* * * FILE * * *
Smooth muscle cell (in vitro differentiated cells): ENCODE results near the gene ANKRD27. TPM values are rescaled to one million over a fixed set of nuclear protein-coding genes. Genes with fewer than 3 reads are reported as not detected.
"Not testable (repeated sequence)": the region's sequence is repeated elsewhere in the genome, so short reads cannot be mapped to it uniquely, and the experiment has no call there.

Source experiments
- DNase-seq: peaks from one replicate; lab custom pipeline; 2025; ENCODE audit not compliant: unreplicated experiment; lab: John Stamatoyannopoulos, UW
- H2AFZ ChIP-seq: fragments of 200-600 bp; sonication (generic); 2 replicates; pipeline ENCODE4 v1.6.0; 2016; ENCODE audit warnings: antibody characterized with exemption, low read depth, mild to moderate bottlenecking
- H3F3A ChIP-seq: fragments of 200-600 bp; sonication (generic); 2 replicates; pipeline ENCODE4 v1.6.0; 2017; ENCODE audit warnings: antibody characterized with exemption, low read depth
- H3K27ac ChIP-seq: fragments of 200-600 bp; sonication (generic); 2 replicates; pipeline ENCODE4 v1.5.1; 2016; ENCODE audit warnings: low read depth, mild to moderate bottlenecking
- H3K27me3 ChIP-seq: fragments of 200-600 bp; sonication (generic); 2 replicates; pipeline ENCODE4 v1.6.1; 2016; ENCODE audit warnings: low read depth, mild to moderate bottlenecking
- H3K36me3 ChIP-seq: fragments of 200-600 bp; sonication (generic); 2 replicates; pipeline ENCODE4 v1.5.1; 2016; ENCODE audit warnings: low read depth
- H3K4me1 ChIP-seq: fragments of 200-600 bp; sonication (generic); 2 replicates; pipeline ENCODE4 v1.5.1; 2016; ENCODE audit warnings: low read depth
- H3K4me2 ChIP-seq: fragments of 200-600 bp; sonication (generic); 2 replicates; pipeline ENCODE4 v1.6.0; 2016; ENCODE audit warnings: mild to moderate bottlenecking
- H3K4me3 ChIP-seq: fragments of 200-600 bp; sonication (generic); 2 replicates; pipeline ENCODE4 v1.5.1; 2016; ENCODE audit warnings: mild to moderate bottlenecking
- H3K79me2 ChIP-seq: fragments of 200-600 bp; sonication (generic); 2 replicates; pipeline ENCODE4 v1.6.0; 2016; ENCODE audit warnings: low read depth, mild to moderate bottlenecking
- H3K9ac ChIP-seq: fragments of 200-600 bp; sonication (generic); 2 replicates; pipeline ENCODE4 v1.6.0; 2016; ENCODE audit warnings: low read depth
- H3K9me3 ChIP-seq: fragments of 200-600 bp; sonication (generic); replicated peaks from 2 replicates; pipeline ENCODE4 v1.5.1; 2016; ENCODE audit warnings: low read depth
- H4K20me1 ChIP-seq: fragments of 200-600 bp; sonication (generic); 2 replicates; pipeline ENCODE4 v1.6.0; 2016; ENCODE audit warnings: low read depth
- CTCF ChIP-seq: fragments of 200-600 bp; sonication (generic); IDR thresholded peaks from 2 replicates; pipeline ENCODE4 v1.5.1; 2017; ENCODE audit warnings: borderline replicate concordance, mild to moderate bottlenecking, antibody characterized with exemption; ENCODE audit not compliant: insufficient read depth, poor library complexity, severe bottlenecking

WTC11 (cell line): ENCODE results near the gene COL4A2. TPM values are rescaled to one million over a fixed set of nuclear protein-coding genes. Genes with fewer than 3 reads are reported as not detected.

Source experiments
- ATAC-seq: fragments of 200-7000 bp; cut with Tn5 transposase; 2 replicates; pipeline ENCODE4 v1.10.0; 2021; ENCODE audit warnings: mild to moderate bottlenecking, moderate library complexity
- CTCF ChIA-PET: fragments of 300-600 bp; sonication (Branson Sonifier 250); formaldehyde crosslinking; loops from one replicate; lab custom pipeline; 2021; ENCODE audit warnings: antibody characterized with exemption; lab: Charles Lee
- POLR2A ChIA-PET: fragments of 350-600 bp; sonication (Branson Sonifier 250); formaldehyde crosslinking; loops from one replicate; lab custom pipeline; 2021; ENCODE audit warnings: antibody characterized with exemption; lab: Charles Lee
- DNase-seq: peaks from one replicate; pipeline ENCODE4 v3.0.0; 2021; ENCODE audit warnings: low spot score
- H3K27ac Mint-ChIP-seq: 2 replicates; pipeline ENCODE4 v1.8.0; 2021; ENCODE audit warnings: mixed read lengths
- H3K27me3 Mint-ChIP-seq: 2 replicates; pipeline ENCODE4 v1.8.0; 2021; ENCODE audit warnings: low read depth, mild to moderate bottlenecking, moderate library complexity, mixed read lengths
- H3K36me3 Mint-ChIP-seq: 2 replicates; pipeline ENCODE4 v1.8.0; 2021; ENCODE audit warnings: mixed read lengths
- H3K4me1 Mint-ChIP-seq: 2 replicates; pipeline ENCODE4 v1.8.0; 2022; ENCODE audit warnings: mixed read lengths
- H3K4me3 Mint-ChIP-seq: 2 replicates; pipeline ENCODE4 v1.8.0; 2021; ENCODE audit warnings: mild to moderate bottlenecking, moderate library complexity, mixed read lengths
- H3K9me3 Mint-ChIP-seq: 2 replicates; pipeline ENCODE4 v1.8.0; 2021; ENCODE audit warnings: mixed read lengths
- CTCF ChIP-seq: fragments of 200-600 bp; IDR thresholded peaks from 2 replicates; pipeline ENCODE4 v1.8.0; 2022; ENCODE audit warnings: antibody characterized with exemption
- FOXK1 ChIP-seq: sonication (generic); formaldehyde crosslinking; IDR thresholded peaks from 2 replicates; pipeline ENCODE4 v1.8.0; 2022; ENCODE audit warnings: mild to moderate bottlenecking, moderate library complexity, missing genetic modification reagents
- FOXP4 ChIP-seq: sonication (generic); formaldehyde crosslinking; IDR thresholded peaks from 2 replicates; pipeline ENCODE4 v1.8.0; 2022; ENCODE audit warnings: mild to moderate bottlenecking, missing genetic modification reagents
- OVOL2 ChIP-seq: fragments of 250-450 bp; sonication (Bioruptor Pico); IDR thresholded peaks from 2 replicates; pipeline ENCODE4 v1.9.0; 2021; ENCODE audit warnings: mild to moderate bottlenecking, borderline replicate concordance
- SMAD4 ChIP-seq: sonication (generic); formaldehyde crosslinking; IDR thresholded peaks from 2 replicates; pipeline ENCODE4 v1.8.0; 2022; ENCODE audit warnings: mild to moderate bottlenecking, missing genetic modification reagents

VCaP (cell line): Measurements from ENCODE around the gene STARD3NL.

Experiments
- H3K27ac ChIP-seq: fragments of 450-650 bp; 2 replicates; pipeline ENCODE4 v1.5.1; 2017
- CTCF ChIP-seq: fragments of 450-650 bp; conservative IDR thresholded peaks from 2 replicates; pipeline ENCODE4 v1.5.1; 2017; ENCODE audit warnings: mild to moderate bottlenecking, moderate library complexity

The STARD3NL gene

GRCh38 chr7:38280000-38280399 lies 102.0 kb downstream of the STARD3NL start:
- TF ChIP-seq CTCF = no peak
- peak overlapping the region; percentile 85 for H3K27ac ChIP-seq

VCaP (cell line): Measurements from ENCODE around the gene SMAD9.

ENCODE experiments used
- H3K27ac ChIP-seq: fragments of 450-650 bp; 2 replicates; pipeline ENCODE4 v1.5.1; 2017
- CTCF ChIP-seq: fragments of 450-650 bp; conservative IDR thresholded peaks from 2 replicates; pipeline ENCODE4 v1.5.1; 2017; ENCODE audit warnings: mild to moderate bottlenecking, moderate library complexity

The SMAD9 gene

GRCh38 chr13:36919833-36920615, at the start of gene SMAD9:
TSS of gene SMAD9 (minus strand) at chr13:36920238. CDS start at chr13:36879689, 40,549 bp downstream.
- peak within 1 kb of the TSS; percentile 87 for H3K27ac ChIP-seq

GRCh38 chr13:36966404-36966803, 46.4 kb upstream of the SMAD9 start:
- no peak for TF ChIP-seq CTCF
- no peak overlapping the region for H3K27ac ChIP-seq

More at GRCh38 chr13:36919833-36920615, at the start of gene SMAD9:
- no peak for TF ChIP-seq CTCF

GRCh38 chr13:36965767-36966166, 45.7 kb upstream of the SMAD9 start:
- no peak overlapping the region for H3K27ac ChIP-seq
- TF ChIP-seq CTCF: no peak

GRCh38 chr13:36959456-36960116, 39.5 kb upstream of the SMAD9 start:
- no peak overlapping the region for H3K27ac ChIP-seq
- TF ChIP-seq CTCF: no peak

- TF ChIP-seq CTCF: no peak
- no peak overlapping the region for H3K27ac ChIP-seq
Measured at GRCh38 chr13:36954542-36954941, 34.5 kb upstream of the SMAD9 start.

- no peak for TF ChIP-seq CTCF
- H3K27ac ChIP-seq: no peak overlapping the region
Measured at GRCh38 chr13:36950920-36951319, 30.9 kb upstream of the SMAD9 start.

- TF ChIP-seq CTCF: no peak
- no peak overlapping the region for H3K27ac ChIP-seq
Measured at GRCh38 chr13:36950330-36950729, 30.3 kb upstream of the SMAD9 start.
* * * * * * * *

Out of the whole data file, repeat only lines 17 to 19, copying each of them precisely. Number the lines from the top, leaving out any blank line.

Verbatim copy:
- CTCF ChIP-seq: fragments of 200-600 bp; sonication (generic); IDR thresholded peaks from 2 replicates; pipeline ENCODE4 v1.5.1; 2017; ENCODE audit warnings: borderline replicate concordance, mild to moderate bottlenecking, antibody characterized with exemption; ENCODE audit not compliant: insufficient read depth, poor library complexity, severe bottlenecking

WTC11 (cell line): ENCODE results near the gene COL4A2. TPM values are rescaled to one million over a fixed set of nuclear protein-coding genes. Genes with fewer than 3 reads are reported as not detected.

Source experiments